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Topic-icon Wet Vacuum Pump

2 years 1 month ago #957


New to the forum but found nothing in the search function, so here goes. I have an Apache/Geronimo with 2 wet vac pumps. The left side stays relatively dry but the right flap gets dripping wet after 10 or so hours. I did a run this morning (3-5 minutes) with a rag covering the vacuum pump output hose in lieu of it going into the (tiny) separator. This yielded a pretty nasty rag. My conclusion is that the wet pump is putting out excessive amounts of oil. I'm sure there are also other sources but this seems to be a large & confirmed one.

I understand that there is a seal around the input shaft to the pump. Is this a possible solution or is the oil output indicative of internal wear and will not be affected by the shaft seal? I'd hate to replace the pump if it is not needed but will in a heartbeat if the pump is spent.

Steve Rochna

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2 years 5 days ago #973

First off, I am a big fan of wet vacuum pumps. They just wear out; they don't destruct like dry pumps. That said, there have been many upgrades and improvements in dry pump technology during the last 10 years.
According to information I have a healthy wet pump should exhaust 20 to 50 cc of oil per hour. This converts to 0.67 to 1.69 fluid ounces. Although that doesn't sound like much when one fluid ounces of 50 weight engine oil is heated to 180 degrees it will make a big mess if there's a leak.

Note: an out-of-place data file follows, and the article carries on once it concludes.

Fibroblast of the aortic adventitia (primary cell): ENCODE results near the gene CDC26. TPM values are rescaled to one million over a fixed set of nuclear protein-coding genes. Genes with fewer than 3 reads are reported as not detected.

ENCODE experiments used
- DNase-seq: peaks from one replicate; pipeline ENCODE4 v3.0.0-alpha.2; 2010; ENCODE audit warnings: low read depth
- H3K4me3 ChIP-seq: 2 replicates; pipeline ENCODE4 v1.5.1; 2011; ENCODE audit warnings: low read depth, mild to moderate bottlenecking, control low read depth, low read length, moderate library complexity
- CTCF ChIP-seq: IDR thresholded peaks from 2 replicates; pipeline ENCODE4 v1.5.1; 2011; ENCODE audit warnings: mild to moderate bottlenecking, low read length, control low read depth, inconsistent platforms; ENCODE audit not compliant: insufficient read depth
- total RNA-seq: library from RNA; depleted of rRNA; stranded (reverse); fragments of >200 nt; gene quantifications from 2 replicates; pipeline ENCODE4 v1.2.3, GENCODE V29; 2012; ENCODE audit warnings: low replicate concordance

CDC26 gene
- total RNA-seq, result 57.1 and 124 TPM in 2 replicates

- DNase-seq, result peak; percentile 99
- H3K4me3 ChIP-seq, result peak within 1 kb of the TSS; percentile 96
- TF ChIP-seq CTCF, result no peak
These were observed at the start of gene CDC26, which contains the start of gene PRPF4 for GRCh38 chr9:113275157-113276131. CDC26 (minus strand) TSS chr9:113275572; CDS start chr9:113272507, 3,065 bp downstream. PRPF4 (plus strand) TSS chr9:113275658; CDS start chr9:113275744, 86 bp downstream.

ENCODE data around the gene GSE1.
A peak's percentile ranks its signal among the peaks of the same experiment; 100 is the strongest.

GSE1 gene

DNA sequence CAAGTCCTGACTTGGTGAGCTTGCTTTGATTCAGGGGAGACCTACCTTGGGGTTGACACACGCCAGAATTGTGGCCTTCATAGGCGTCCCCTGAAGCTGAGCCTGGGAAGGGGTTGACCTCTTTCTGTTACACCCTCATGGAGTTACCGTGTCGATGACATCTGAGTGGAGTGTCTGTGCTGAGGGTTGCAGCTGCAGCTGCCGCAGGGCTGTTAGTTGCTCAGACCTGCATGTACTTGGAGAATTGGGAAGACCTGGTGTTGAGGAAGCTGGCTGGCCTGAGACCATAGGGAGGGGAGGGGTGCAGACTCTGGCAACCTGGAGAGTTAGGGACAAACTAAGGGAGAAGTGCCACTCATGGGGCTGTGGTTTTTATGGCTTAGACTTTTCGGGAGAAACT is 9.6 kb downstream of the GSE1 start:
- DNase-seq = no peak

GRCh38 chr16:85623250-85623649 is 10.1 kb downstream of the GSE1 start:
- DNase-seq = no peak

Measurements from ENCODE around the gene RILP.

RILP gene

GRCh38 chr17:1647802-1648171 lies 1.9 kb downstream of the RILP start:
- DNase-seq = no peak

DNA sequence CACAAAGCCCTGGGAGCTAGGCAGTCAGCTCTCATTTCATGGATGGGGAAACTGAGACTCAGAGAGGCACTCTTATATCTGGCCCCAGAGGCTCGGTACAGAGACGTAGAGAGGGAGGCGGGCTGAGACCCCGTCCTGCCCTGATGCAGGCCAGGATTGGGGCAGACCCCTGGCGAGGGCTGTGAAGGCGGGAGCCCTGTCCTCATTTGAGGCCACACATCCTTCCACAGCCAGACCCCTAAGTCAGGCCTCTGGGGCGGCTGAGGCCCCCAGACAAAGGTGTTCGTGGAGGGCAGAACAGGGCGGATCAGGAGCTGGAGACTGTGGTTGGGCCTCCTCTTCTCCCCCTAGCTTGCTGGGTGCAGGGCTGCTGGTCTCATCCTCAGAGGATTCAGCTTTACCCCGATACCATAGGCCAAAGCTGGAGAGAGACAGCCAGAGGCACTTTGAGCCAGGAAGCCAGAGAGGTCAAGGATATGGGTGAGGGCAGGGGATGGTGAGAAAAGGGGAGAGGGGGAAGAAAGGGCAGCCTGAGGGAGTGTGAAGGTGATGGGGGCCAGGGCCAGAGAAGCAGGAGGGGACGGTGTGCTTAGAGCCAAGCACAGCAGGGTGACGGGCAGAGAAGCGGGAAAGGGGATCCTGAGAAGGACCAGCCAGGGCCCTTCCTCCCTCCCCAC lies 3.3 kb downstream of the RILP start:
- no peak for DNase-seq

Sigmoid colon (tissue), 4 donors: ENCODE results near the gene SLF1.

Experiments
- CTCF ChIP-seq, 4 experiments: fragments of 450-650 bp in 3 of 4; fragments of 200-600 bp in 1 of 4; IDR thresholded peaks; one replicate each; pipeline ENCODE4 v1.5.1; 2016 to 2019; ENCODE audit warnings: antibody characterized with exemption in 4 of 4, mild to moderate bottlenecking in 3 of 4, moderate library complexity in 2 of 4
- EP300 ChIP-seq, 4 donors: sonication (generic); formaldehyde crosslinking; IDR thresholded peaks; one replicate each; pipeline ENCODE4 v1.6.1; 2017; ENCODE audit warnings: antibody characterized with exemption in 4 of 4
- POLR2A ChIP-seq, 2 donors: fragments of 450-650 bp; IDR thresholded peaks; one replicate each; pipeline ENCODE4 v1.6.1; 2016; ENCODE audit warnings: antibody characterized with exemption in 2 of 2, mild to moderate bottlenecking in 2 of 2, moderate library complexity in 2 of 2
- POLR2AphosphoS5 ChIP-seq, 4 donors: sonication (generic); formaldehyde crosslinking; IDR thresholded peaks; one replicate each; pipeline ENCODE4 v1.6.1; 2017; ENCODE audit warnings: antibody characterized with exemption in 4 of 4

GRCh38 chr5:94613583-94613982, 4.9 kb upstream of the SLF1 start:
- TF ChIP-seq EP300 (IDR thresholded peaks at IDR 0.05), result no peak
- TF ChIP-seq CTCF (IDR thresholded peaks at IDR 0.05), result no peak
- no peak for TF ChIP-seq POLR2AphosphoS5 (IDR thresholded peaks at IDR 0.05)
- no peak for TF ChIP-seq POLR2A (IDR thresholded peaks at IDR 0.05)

All wet pump systems are equipped with a oil/air separator which is designed to separate the and re-capture the oil in the pump exhaust and return it to the engine.
It's not uncommon for air oil separators, especially small original equipment ones on older airplanes to get clogged up with carbon and crud. They should be removed and thoroughly cleaned at regular intervals.
I've also seen restrictions in the oil return lines from the separator to the engine.
Before I removed a pump I would check to make sure the air/oil sep is clean and open so oil can return freely to the engine.
There is a seal around the drive gear (it's called a Garlock seal) that, if leaking will allow excess oil to be pulled into the pump. The part number of the seal on you Lycoming engine is part number STD-208. These cost under $7.
I would clean the air oil seps and the return line first.
Then I would check the Garlock seal.
If they're good it's time to send you pump for overhaul, or exchange your pump. Exchange prices are between $500 and $600 depending on whether it's a Pesco or a Garwin pump.
Let me know what you find,

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2 years 5 days ago #974

I also am a wet pump fan, have an overhauled unit ready to go. Job currently held up awaiting the garlic which is back ordered from spruce.

Thanks for the info-I'll be cleaning the breather and tubes at the same time as I don't want to pull the cowling any more than required.
Steve Rochna

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1 year 11 months ago #981

Cleaned breather tubes and breather, replaced Garlock seal and R&R'd pump w/rebuilt unit from Spruce. No oil spewing after about 6 hours on it. Problem solved.

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